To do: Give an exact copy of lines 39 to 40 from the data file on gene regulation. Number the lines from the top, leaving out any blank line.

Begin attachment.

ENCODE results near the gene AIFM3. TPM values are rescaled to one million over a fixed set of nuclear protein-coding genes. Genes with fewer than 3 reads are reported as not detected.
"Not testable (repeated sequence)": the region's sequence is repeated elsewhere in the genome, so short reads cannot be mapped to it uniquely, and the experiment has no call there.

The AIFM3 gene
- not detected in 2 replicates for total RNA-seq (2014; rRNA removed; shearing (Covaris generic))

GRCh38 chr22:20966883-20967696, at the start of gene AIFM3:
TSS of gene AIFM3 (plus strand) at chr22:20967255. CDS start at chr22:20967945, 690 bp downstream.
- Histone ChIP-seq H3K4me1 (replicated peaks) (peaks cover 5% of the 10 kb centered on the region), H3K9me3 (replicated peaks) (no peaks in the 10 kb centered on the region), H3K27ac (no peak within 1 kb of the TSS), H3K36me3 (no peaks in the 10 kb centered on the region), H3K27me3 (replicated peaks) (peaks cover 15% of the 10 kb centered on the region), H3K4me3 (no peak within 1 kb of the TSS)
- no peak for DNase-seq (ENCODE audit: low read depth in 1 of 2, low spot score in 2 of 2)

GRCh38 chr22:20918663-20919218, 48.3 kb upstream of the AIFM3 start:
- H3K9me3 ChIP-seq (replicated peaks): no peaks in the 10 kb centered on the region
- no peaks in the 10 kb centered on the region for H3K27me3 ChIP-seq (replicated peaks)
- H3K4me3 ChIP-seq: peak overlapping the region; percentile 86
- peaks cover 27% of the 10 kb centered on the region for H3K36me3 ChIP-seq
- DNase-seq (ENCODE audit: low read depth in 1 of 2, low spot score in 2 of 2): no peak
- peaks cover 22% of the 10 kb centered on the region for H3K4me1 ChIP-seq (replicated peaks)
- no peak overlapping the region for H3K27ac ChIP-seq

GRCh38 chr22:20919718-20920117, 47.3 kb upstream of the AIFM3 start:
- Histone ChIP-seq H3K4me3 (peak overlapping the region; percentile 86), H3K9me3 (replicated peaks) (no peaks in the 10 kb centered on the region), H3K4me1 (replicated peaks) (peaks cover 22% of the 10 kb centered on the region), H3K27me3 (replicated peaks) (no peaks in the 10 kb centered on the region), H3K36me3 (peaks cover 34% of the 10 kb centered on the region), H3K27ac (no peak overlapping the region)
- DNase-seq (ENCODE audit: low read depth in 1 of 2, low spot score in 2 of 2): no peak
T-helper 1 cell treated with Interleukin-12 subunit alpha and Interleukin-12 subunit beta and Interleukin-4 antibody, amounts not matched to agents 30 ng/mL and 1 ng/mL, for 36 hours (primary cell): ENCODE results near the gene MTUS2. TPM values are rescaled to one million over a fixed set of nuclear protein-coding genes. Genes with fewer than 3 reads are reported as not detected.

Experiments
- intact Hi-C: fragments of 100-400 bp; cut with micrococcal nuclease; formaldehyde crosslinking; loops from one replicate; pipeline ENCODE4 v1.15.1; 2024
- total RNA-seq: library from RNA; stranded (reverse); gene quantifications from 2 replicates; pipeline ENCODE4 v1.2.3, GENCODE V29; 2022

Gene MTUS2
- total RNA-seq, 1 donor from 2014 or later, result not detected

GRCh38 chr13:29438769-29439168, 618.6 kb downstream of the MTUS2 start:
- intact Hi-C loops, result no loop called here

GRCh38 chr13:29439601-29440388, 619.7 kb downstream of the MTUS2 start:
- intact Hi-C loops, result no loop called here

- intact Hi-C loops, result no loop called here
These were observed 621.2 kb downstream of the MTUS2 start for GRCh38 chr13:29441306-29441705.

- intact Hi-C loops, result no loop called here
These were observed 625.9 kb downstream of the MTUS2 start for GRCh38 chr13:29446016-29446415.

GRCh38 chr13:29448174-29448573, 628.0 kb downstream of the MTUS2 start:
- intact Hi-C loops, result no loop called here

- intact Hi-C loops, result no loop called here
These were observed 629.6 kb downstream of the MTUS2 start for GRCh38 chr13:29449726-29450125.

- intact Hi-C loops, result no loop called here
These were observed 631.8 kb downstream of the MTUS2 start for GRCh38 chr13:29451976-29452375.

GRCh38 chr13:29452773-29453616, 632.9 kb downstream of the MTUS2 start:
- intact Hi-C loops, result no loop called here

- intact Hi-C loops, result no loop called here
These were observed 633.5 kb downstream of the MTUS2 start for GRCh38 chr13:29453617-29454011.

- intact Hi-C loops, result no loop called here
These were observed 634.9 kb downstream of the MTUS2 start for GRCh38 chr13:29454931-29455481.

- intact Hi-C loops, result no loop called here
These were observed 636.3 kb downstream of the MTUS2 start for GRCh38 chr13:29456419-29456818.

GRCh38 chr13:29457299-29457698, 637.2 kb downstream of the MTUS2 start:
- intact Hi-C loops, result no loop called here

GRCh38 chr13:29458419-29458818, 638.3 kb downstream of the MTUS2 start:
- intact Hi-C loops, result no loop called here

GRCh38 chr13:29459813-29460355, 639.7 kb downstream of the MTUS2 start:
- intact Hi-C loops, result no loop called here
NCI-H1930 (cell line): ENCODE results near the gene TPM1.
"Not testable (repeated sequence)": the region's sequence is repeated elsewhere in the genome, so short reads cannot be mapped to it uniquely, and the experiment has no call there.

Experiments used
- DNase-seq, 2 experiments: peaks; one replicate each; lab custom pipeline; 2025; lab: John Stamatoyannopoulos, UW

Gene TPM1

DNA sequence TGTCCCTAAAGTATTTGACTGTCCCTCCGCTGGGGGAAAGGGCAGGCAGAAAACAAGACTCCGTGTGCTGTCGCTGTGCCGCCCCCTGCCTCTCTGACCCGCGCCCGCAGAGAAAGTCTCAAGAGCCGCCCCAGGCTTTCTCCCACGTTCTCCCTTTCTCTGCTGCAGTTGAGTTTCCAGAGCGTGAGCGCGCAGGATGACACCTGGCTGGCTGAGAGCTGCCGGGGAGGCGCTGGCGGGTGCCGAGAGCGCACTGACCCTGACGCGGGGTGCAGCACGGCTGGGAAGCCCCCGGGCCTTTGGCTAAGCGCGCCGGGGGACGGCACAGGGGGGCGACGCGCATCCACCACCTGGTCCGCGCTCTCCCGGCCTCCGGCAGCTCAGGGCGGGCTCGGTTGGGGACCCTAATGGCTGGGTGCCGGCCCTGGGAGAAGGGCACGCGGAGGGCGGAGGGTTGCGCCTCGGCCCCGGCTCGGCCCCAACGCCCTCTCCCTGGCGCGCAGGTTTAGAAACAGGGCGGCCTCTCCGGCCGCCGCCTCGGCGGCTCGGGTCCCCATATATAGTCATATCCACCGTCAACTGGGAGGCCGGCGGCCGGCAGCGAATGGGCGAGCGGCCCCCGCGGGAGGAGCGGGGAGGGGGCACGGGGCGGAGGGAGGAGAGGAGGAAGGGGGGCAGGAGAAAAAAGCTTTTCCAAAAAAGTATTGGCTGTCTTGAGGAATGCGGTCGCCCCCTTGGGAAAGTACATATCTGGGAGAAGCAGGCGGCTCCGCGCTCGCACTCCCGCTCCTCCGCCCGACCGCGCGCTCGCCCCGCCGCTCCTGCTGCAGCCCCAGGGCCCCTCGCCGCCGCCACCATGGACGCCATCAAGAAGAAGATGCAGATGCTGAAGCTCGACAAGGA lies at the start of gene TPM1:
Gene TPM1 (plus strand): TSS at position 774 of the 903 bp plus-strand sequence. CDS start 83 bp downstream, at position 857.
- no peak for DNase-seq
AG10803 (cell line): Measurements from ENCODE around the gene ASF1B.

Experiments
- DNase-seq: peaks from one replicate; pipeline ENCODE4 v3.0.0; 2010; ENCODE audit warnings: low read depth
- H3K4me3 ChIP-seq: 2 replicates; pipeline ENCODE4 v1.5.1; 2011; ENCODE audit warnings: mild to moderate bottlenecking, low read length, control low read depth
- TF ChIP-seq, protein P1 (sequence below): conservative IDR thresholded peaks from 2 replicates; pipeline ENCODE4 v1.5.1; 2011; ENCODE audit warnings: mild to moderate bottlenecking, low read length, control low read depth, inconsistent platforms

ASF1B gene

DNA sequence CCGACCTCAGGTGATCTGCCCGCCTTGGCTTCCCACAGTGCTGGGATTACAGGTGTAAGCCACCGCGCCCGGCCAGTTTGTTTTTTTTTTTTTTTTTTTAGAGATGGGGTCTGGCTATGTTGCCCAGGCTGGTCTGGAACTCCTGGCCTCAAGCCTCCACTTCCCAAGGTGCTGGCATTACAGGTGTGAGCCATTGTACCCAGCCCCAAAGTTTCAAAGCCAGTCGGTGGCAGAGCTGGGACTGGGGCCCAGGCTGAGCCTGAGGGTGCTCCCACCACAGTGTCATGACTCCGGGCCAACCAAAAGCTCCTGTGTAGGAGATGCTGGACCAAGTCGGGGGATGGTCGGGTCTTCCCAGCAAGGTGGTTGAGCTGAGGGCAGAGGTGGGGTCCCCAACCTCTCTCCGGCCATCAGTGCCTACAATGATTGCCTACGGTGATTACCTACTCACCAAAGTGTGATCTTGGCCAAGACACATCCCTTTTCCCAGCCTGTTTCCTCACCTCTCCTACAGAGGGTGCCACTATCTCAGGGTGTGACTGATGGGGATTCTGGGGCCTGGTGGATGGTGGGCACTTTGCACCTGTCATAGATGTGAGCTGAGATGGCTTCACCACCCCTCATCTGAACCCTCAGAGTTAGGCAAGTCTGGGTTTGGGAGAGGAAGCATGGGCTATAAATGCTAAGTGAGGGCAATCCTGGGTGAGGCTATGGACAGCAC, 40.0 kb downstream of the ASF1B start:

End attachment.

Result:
These were observed 631.8 kb downstream of the MTUS2 start for GRCh38 chr13:29451976-29452375.

GRCh38 chr13:29452773-29453616, 632.9 kb downstream of the MTUS2 start: